The Flight of the Weary [poem by John Shaw Neilson]

[Editor: This poem by John Shaw Neilson was published in Collected Poems of John Shaw Neilson (1934).]

The Flight of the Weary

Your feet have been made for the fairies:
Your seventeen sorrows are there:
The moonlight has been with the sunlight
And both have misgoverned your hair:
You love not the noise of the city:
You love not the scent of the sea;
And, oh, you are weary! how weary!
And the world is so weary with me.

You cannot go out to the blossom:
You cannot contend in the play:
I call you the little white maiden,
The moon that is out all the day.
The lights in the leaves are of scarlet,
The colour that comes to redeem:
The winds are all painted with honey,
And we can escape in a dream.

In moods of unmeasured magenta
The sun has apparelled the day:
The leaves are as words in a fable
Or tears that come out in a play:
Oh, you with a year to a sorrow!
The cynical Summer and Spring
Shall both be ashamed of their dancing,
And you shall hear many birds sing.

Oh, we have been sorry and soiled by
The low-living scent of the sea:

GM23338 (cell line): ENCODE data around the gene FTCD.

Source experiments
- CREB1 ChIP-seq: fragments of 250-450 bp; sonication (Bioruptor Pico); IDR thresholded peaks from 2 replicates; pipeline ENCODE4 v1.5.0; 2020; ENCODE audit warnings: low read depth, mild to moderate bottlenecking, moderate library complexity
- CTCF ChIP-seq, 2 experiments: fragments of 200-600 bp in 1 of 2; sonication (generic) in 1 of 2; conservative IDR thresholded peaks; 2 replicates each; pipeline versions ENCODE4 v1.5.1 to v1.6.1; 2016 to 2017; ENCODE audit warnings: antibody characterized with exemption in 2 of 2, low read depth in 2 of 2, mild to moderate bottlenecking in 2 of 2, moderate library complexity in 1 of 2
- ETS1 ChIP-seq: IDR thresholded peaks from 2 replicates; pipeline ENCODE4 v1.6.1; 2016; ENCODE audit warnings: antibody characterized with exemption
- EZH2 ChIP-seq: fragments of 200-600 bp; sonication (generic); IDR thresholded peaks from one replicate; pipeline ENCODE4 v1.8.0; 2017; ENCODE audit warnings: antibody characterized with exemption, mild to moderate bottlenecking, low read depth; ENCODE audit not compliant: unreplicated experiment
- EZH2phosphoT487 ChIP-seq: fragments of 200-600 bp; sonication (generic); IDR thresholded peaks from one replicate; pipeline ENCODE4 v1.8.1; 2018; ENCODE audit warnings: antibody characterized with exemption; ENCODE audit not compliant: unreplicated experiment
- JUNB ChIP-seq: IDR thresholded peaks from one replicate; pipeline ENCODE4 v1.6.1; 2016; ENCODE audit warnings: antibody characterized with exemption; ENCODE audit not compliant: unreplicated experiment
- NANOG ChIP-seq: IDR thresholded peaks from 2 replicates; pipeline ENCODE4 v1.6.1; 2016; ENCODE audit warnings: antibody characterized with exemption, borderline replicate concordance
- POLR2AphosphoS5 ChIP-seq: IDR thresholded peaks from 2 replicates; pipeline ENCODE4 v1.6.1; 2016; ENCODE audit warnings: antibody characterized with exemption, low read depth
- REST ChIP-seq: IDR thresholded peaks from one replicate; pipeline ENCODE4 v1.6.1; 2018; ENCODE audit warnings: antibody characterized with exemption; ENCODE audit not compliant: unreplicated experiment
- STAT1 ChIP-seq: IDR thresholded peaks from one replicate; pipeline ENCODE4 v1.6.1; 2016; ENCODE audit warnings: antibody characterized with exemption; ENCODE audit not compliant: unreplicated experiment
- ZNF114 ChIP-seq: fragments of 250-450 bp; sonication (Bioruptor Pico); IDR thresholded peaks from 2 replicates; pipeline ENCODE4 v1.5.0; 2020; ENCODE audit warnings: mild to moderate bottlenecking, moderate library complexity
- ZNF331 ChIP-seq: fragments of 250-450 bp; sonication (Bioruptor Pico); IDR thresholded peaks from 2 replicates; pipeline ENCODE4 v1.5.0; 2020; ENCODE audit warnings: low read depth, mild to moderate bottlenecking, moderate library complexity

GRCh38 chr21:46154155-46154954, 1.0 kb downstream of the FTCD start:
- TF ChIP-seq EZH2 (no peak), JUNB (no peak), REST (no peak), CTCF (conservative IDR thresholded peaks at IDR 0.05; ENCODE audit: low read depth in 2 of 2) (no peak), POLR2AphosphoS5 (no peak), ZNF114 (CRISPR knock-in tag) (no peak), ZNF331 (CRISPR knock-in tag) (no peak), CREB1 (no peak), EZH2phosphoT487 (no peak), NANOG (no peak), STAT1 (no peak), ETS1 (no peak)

Come, let us escape in the scarlet!
And you can be weary with me.
The flowers shall have all the sweet voices
That ever came into the ear,
And Spring as a mourner shall listen,
And Summer shall save us a tear.

Out there in beloved October,
Then shall we anoint for a king
Some little old desolate dreamer
Who had not the passion to sing:
The wind shall be sweet as the kisses
That come when a maiden is kind:
The dews out of Heaven shall hasten
And open the eyes of the blind.

The silent shall speak, and the ears of
The deaf shall be shaken with sound:
There shall be a forest, and lovers
Shall make it the holiest ground:
The sunlight shall be with the moonlight
And leave the delight on your hair:
The birds of the forest shall journey
And sing the sweet hymns for you there.

The lakes shall be many and gentle:
The water-birds, holy and wise,
Shall put the grief out of your shoulders
And pull the pain out of your eyes:
Our God shall be drowsy, and think out
His thoughts like a beautiful tree;
And you shall be weary! how weary!
With all that is weary to me.



Source:
John Shaw Neilson (editor: R. H. Croll), Collected Poems of John Shaw Neilson, Melbourne: Lothian Publishing Company, 1934 [May 1949 reprint], pages 133-135

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